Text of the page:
Is the Grass Always Greener on the Other Side? – Interview about Living as a Lesbian in Malta

Do you remember the isle that seduced Odysseus? It was Gozo, the isle north of Malta. Recently the area has become a hot spot both for vacationing and as an LGBTQ+ paradise. Given that this summer we cannot go and see it for ourselves, we have asked Antonella from Gozo, to give us an inside look.


Welcome, Antonella! Can you introduce yourself please?

My name is Antonella Bugeja and I'm 19 years old. I lived in Gozo for most of my life but I moved to Malta last year to take a Doctor of Medicine and Surgery course at the University there. Moving out and living in the larger sister island was an amazing experience, giving me the freedom needed to discover myself and meet new people. It was also crucial for letting me fully accept my sexuality and overcome my internalised homophobia accumulated throughout the years. Becoming the Membership and Outreach officer of the LGBTI+ Gozo organisation helped me further understand myself and acquire the courage I needed to fully embrace coming out to my loved ones and society.

Despite my age, I'm an old soul with a passion for music, psychology, nature and travelling. I love playing the piano, singing, dancing and reading interesting, empowering books. My main goal in life is to live a life true to myself and experience as much of it as possible, while leaving a positive mark on the people I meet. I hope to be able to help others discover who they truly are and understand the power of their mind. In order to start working on the latter and help educate the Maltese society on the LGBTQ+ and sexual health situation in Malta, I am now also the Sexual Health Campaign coordinator for my medical school’s organisation.


You have made huge steps already; congratulations! Tell us a little bit about the country. How’s the LGBTQ situation there?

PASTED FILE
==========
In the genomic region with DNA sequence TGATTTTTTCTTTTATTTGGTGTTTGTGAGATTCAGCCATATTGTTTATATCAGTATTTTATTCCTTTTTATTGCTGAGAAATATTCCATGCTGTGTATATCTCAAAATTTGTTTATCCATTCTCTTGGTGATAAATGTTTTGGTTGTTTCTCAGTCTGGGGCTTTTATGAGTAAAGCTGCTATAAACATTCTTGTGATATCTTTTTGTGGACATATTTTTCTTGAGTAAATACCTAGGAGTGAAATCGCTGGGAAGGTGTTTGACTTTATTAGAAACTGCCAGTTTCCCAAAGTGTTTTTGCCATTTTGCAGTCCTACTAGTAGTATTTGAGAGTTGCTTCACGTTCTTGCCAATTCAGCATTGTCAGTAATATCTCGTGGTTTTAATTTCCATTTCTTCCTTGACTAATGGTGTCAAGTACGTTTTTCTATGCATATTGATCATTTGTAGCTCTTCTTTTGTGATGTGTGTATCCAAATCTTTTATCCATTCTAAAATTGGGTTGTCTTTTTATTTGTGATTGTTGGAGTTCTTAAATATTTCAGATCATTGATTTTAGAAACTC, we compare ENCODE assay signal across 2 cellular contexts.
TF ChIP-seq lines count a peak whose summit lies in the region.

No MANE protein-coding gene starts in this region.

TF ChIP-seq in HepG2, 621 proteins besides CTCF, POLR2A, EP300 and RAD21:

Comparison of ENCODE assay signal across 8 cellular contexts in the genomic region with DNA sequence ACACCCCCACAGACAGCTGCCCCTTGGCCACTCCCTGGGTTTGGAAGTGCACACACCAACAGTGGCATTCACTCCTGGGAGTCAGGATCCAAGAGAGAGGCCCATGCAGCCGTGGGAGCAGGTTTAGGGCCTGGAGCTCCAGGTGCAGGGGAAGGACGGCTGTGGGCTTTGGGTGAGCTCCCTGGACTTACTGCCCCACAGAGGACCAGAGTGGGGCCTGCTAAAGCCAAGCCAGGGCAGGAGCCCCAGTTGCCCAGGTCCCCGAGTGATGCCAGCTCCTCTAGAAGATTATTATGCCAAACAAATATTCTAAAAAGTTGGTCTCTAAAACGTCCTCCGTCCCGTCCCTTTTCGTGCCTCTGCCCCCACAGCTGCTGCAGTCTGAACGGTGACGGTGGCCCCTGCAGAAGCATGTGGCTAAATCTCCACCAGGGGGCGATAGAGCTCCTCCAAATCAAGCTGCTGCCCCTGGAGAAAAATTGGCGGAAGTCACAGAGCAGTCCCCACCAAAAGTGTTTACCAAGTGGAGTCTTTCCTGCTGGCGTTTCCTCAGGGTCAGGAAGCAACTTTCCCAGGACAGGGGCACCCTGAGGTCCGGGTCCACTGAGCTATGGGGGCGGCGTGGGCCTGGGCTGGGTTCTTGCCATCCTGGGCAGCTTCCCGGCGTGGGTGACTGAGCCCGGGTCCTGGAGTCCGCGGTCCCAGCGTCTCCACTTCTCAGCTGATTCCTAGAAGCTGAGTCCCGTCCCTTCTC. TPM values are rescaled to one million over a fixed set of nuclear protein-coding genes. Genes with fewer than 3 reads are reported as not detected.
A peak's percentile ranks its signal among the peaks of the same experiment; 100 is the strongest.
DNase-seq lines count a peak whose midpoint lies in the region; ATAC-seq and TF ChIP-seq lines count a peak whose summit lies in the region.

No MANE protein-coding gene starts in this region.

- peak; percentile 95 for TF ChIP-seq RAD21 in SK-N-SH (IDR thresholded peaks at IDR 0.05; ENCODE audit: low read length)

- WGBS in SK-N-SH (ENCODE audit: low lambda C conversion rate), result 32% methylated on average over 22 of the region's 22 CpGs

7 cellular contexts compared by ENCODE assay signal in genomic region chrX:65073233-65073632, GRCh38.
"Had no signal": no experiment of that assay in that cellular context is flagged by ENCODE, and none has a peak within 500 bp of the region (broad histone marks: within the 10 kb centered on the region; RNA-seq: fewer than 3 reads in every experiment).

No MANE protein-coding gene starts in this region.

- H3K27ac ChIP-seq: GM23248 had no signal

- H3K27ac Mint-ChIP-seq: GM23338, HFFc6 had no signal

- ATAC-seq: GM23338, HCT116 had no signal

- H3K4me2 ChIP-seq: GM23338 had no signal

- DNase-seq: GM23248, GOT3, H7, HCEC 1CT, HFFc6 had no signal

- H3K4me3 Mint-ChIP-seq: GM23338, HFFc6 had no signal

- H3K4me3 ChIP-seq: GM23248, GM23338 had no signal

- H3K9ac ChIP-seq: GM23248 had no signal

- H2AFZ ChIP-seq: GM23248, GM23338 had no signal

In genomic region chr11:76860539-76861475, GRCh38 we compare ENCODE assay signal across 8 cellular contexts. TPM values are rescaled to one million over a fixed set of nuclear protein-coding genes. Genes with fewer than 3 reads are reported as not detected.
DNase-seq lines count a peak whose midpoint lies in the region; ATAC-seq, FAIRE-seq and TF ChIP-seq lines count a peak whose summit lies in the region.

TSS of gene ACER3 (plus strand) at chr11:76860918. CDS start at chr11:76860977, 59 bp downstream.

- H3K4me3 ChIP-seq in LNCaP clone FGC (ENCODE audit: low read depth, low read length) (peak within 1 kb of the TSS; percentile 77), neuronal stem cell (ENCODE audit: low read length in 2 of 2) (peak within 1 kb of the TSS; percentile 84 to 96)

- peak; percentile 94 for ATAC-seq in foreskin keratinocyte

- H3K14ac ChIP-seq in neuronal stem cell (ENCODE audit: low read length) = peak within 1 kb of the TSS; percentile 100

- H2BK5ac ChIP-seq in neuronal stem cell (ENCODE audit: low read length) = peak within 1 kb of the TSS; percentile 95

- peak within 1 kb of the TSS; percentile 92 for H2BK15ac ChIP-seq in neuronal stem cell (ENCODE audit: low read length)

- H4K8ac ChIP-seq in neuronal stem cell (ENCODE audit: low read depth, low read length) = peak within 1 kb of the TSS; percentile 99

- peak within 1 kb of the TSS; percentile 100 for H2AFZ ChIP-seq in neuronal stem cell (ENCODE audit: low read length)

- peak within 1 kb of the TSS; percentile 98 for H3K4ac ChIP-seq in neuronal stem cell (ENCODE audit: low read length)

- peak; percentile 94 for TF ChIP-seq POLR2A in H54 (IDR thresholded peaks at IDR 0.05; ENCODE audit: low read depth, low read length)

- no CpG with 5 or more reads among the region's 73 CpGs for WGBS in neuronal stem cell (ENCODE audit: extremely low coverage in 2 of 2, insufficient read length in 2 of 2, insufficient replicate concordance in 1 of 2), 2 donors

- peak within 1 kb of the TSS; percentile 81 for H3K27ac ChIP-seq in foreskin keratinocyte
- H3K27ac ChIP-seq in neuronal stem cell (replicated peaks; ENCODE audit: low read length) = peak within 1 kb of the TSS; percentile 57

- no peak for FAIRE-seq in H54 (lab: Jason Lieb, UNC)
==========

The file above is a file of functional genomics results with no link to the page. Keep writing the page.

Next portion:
Considering that Malta has a high percentage of elderly people and that it's quite a religious and conservative country, the LGBTQ+ community wasn't always accepted; as a consequence, many people came out later in their life. 

Currently, however, the situation is much better. Malta has been number 1 on the European Rainbow map for 4 years now. This is understandable since the LGBTQ+ laws in Malta are quite advanced, and we are legally equal in every aspect. These laws were mostly introduced in 2014 with the introduction of same sex civil union, which was followed by was the introduction of same sex adoption in 2016 and then equal marriage in 2017. Although legally LGBTQ+ people in Malta are protected, sadly I can't say that this is the same socially.


What’s the situation in Gozo specifically? Is it any different from the main island?

Since Gozo is a smaller sister island with most people knowing each other and rumours spreading like wildfire, the situation has been worse here than in Malta. Furthermore, Gozitans are quite conservative and judgemental, especially when it comes to the LGBTQ+ community. In fact, most Gozitan teens only come out once they move to Malta when they are older. In 2015, LGBTI+ Gozo was founded in an attempt to help Gozitan inhabitants feel safer in their home island and to normalise being part of the LGBTQ+ community here. Thanks to this, in these last 5 years there have been great achievements with respect to the LGBTQ+ community. 

My generation is more open to the LGBTQ+ community, however there are still quite a lot of judgemental and unaccepting people. My mum has had a woman tell her that me being part of Gozo's LGBTQ+ organisation is embarrassing and shameful; but encounters like this further motivate me to do my best and help educate our society and normalise the LGBTQ+ community.


Finally, can you share a funny, memorable, or inspirational coming out story of yours?

The hardest was coming out to my parents. Since they are quite religious and conservative, coming from a completely different generation, I knew that it would be hard for them to accept this part of my life. In fact, my coming out involved them questioning whether this was a phase, whether it was all in my head and could be fixed by talking to a psychologist, as well as wondering if they did something wrong. Despite all of this, I knew that they were mostly worried about whether or not I could handle the harsh comments and difficulties from society. In fact regardless of all their questions, concerns and difficulties dealing with it, they continued to give me their love and support, and I will always appreciate it. 

I would like to end this by sending out a short message to all struggling or confused parents of LGBTQ+ members: You are the people who matter most to us, so rather than showing a lot of concern about how society will treat us and trying to shield us from them, the most important thing is to show your love and support at home, because that's what will fuel us to deal with whatever hardships life throws at us!

Thank you, Antonella.

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